THE RECENT occurrence in Gorgas Hospital of salmonella meningitis in 2 infants, 1 of whom recovered, prompted the present investigation of this disease. A review of the hospital's clinical and laboratory records back to 1925 revealed a third case, and a review of the literature produced 144 additional cases, which were accepted for the purposes of this paper. Consideration of the characteristics of the disease and of the effects of treatment with sulfonamide compounds should be of interest at present and of use later in evaluating the effectiveness of new preparations, such as streptomycin.
REPORT OF CASES
Case 1.—R. R., a 3½ month old Negro girl, whose home was in Panamà, Republic of Panama, was brought to the hospital Dec. 8, 1945, because of mucopurulent discharge from the nose and fever of two weeks' duration, and vomiting and listlessness for the past twenty-four hours. The history revealed no previous illness.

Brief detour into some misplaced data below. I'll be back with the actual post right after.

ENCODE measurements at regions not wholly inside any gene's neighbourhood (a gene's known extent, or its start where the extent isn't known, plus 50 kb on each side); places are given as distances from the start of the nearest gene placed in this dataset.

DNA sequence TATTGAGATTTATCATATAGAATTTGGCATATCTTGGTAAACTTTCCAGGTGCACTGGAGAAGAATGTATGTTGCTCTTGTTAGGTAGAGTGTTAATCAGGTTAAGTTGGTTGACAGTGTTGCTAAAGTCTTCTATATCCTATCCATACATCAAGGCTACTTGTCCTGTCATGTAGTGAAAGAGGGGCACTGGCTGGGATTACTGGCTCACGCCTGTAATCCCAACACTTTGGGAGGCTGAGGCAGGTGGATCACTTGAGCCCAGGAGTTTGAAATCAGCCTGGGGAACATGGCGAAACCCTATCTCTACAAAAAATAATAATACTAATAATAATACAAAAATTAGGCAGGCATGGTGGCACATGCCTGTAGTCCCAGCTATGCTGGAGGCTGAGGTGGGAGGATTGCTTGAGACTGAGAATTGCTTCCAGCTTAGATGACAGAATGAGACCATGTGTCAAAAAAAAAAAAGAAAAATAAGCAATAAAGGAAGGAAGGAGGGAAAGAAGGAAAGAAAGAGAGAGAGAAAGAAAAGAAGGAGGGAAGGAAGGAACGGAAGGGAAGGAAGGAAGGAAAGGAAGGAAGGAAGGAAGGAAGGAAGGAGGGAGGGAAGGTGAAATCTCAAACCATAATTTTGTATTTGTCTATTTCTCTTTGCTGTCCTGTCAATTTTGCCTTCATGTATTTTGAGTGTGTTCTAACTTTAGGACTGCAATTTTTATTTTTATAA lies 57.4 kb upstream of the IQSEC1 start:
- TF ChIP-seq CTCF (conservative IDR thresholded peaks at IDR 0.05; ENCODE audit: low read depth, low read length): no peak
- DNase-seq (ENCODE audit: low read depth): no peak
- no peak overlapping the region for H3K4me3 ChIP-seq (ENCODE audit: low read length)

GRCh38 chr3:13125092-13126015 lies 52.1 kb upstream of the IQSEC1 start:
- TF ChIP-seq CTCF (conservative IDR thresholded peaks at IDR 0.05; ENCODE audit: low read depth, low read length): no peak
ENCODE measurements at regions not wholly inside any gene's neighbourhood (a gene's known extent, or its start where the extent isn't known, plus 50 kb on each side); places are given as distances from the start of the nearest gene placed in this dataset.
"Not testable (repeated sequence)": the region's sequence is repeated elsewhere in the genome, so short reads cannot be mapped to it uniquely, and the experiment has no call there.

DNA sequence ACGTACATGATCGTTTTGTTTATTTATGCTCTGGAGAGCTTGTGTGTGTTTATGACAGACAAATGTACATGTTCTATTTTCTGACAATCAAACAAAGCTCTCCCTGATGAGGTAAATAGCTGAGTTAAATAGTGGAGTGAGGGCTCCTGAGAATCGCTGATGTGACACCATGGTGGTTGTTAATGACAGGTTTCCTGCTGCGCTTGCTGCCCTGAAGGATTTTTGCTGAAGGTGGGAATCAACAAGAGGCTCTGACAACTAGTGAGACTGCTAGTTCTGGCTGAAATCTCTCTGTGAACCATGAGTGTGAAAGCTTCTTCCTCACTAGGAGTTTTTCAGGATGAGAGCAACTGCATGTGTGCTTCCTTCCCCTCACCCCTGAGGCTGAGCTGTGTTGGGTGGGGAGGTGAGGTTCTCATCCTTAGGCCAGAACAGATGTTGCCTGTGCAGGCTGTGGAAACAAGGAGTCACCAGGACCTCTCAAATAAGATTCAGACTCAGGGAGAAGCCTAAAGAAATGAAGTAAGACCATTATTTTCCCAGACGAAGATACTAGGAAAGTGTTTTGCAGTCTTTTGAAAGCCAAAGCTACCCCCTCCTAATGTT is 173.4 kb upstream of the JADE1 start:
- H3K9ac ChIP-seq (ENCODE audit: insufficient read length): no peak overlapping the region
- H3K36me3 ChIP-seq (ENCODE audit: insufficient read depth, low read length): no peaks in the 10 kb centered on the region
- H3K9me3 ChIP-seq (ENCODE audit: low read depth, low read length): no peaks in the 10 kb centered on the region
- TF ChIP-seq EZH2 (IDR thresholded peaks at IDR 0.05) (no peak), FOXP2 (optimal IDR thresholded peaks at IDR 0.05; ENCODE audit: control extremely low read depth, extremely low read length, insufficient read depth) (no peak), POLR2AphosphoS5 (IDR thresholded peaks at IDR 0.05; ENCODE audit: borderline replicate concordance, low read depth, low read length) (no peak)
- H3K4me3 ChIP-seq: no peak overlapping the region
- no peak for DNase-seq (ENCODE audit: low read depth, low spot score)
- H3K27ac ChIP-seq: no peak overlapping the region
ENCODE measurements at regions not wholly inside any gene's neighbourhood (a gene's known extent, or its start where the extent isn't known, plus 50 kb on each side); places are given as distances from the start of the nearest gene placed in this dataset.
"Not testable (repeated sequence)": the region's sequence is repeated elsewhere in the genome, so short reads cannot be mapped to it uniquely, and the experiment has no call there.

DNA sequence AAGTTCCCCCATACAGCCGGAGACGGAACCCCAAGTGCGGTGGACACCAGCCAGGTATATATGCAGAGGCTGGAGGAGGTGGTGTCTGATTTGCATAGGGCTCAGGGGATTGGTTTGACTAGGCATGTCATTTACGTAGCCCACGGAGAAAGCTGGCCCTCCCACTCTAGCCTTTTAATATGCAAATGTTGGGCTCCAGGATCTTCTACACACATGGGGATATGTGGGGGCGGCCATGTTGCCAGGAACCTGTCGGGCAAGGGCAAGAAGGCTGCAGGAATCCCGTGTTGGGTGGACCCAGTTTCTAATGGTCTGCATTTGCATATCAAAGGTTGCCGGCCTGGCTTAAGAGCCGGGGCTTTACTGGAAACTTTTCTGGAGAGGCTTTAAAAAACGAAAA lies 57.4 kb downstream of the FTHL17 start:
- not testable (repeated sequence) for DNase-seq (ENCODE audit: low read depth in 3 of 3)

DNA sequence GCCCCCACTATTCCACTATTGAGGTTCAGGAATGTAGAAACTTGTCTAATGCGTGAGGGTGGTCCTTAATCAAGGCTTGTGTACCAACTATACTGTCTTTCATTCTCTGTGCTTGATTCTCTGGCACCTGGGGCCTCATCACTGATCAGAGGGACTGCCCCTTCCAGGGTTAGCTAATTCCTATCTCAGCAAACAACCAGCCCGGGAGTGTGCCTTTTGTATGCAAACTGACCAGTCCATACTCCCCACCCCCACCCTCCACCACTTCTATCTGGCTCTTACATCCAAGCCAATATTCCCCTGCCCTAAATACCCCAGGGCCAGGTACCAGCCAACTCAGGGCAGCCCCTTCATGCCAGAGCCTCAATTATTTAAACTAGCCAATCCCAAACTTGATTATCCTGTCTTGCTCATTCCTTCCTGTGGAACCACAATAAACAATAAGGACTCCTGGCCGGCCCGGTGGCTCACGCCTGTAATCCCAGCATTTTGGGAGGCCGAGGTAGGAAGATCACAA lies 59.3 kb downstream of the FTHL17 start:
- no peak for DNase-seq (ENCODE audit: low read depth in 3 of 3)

HENDERSON LL. SALMONELLA MENINGITIS: Report of Three Cases and Review of One Hundred and Forty-Four Cases From the Literature. Am J Dis Child. 1948;75(3):351–375. doi:10.1001/archpedi.1948.02030020363007
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